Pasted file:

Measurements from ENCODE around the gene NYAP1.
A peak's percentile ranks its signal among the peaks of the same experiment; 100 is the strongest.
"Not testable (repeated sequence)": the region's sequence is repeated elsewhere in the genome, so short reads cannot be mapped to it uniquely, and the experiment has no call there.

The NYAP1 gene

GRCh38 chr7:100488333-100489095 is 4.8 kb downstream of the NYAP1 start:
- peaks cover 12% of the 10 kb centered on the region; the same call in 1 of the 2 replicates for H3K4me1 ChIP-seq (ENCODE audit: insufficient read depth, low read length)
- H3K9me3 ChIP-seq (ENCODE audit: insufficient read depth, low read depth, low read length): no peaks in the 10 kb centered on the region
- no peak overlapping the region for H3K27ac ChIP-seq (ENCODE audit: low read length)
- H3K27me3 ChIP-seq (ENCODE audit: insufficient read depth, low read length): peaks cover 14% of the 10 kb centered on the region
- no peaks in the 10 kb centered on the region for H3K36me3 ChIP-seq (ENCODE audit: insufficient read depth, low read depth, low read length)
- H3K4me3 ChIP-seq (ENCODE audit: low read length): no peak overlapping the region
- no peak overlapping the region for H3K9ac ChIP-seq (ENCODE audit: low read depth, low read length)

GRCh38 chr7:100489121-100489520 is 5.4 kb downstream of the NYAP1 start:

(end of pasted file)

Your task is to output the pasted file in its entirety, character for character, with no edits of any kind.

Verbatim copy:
Measurements from ENCODE around the gene NYAP1.
A peak's percentile ranks its signal among the peaks of the same experiment; 100 is the strongest.
"Not testable (repeated sequence)": the region's sequence is repeated elsewhere in the genome, so short reads cannot be mapped to it uniquely, and the experiment has no call there.

The NYAP1 gene

GRCh38 chr7:100488333-100489095 is 4.8 kb downstream of the NYAP1 start:
- peaks cover 12% of the 10 kb centered on the region; the same call in 1 of the 2 replicates for H3K4me1 ChIP-seq (ENCODE audit: insufficient read depth, low read length)
- H3K9me3 ChIP-seq (ENCODE audit: insufficient read depth, low read depth, low read length): no peaks in the 10 kb centered on the region
- no peak overlapping the region for H3K27ac ChIP-seq (ENCODE audit: low read length)
- H3K27me3 ChIP-seq (ENCODE audit: insufficient read depth, low read length): peaks cover 14% of the 10 kb centered on the region
- no peaks in the 10 kb centered on the region for H3K36me3 ChIP-seq (ENCODE audit: insufficient read depth, low read depth, low read length)
- H3K4me3 ChIP-seq (ENCODE audit: low read length): no peak overlapping the region
- no peak overlapping the region for H3K9ac ChIP-seq (ENCODE audit: low read depth, low read length)

GRCh38 chr7:100489121-100489520 is 5.4 kb downstream of the NYAP1 start: